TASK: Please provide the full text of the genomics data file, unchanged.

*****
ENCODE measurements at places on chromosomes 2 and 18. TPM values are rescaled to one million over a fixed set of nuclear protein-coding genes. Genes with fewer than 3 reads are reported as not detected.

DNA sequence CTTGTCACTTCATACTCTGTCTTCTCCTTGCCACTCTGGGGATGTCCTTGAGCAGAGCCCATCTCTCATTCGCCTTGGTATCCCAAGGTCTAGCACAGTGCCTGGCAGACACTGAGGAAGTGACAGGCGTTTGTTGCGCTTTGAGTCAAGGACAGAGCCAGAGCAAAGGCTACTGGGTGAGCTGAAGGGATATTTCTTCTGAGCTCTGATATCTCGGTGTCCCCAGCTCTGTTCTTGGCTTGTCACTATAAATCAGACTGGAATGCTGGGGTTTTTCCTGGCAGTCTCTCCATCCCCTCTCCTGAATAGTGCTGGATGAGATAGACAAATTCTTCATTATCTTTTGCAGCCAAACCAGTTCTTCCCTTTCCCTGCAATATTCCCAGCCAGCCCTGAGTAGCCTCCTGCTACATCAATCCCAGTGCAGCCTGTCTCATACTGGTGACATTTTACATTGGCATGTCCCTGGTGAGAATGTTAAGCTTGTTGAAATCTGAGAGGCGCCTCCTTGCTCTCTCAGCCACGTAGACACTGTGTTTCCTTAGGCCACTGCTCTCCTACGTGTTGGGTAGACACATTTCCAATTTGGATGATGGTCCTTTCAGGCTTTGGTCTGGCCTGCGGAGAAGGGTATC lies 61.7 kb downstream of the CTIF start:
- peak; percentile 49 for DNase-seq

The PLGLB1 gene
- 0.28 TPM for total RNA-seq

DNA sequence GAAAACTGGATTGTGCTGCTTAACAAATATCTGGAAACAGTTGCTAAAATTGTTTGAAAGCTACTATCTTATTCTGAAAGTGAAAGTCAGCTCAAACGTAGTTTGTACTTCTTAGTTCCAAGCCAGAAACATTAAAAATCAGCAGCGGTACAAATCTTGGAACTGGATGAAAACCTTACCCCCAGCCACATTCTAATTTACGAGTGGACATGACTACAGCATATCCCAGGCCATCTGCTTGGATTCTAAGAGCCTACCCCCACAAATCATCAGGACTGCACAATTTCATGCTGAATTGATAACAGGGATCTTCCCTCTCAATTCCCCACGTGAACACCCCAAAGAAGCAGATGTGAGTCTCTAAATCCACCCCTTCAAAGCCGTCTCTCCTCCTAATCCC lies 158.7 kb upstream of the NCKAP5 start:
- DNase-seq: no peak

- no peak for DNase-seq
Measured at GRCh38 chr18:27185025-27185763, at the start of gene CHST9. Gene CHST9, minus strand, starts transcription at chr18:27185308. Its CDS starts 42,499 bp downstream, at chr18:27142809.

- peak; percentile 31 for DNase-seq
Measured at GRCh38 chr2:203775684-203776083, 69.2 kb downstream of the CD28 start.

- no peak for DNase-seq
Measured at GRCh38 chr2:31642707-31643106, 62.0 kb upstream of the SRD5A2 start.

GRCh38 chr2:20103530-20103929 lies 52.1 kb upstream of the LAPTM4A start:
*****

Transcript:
ENCODE measurements at places on chromosomes 2 and 18. TPM values are rescaled to one million over a fixed set of nuclear protein-coding genes. Genes with fewer than 3 reads are reported as not detected.

DNA sequence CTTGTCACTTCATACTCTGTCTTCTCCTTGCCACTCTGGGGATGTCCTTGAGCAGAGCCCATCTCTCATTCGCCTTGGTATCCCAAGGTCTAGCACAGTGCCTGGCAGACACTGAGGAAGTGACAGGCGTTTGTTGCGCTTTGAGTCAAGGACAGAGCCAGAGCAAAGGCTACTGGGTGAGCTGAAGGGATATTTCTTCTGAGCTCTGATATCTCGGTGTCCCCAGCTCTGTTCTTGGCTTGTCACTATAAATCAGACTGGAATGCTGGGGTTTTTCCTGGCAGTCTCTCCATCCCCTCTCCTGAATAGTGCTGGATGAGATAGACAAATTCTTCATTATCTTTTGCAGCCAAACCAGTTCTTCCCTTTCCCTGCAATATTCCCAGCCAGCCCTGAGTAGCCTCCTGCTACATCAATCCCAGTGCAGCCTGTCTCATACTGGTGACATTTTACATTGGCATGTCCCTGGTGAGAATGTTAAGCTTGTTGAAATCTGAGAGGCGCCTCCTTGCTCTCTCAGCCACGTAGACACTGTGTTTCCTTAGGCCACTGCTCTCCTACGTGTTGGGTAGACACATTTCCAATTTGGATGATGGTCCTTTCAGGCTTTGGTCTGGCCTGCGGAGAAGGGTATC lies 61.7 kb downstream of the CTIF start:
- peak; percentile 49 for DNase-seq

The PLGLB1 gene
- 0.28 TPM for total RNA-seq

DNA sequence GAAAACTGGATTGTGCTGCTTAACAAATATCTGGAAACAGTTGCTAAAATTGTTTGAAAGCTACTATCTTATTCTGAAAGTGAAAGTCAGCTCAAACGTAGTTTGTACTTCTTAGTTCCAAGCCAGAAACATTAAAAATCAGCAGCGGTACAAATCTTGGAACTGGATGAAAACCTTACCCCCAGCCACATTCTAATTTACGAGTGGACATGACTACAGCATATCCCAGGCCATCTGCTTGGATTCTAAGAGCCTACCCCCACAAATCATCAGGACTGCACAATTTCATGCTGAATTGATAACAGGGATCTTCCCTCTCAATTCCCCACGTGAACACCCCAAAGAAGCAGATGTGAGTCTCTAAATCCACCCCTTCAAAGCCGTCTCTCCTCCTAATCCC lies 158.7 kb upstream of the NCKAP5 start:
- DNase-seq: no peak

- no peak for DNase-seq
Measured at GRCh38 chr18:27185025-27185763, at the start of gene CHST9. Gene CHST9, minus strand, starts transcription at chr18:27185308. Its CDS starts 42,499 bp downstream, at chr18:27142809.

- peak; percentile 31 for DNase-seq
Measured at GRCh38 chr2:203775684-203776083, 69.2 kb downstream of the CD28 start.

- no peak for DNase-seq
Measured at GRCh38 chr2:31642707-31643106, 62.0 kb upstream of the SRD5A2 start.

GRCh38 chr2:20103530-20103929 lies 52.1 kb upstream of the LAPTM4A start: